The Corner

How to Pry The Facts From Mr. Annan

Over coffee the other day, John McCarthy, a member of the faculty here at Stanford, offered a wily suggestion. (Note to Derb: You’d love McCarthy. A brilliant mathematician, at 17 he was helping the U.S. Army on problems in ballistics. Six decades later, he remains active in computer science. And in between, he coined the term “artificial intelligence” and invented the computer language known as LISP.)

Since the press (aside, as usual, from the Wall Street Journal) has demonstrated no appetite for investigating corruption at the UN, in particular in the oil-for-food program, McCarthy noted, he’d advise the new government of Iraq to bring suit against Kofi Annan. As early as July 1, the date on which it achieves sovereignty, Iraq could file charges in, say, the Hague. And—this is the important point—it could very plausibly claim damages of between $4 and $10 billion, the low and high estimates of the amount that the UN permitted Saddam Hussein to use for bribing his friends, including friends at the UN itself.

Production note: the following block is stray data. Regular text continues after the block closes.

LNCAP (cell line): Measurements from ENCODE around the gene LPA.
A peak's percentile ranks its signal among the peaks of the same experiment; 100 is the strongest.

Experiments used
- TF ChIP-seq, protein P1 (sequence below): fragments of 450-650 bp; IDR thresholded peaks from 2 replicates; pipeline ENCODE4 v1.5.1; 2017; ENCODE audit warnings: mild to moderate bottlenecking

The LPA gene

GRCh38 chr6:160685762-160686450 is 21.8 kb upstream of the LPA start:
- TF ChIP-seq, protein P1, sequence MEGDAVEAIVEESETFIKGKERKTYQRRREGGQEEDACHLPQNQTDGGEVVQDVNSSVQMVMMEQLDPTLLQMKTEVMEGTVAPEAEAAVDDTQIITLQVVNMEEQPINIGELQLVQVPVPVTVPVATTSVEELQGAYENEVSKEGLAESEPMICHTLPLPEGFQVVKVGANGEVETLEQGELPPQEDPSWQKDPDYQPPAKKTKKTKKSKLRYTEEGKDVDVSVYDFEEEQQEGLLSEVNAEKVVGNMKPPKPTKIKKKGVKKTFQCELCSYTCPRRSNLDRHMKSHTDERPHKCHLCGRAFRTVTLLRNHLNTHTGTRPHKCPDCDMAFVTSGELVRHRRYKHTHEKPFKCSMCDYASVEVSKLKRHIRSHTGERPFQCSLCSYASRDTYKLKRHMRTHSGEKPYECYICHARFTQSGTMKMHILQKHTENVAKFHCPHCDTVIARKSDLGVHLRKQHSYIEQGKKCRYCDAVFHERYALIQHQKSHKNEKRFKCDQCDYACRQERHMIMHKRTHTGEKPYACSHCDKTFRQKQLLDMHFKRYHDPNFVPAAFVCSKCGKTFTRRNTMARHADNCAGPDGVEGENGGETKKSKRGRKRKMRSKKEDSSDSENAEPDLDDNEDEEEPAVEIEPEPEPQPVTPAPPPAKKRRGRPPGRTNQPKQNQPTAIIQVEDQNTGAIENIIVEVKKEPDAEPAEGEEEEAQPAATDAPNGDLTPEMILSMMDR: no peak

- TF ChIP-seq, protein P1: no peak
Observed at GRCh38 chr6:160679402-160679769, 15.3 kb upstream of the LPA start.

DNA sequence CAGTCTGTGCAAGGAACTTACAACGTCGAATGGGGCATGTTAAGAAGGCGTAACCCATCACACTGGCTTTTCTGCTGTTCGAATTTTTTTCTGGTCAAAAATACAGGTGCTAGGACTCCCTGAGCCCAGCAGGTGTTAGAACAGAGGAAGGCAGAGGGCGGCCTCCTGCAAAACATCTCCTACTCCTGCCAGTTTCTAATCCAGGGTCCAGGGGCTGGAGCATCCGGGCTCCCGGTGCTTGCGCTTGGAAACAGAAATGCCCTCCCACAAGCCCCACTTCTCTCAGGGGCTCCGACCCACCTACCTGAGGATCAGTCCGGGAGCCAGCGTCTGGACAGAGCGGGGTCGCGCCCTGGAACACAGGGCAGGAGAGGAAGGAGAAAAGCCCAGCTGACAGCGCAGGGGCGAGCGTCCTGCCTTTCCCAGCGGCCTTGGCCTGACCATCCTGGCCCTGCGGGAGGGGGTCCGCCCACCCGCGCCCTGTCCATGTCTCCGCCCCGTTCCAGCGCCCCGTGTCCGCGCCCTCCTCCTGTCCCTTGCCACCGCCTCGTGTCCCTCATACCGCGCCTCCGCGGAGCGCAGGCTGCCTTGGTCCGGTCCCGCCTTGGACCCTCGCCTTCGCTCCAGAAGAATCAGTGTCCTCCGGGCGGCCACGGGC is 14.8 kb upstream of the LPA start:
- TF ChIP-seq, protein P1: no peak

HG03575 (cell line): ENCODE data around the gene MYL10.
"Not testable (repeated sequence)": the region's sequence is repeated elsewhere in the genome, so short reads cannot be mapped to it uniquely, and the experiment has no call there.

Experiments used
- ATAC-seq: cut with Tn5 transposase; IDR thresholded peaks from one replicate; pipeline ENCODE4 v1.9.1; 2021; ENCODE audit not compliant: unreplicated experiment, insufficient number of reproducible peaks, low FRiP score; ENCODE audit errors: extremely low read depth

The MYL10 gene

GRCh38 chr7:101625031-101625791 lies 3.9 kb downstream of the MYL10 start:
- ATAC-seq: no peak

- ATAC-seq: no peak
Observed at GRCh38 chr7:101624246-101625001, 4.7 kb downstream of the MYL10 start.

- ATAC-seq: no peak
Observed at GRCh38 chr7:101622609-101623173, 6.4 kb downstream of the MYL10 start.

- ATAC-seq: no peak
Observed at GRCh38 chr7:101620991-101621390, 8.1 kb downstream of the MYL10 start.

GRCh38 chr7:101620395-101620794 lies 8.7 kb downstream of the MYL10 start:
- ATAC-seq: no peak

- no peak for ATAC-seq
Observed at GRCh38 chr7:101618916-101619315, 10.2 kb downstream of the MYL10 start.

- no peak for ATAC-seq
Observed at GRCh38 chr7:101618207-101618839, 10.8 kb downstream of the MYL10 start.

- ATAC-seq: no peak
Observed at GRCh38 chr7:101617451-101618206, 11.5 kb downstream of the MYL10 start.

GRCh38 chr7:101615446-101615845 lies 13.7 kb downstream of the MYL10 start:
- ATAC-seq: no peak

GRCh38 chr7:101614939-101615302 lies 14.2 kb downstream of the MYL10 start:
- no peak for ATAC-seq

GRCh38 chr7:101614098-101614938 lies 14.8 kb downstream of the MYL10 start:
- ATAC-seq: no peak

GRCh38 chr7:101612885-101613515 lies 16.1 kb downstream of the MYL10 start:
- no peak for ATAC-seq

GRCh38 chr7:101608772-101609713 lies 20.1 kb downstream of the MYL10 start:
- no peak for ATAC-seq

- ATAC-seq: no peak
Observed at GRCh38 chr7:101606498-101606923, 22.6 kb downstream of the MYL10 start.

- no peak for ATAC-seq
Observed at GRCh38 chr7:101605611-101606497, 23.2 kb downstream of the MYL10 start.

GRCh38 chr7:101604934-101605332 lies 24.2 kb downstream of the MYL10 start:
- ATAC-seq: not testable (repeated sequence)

Four to ten billion dollars. That ought to be enough to persuade a few very aggressive lawyers to investigate the UN in a way the press has refused to attempt.

Peter Robinson — Peter M. Robinson is a research fellow at the Hoover Institution.

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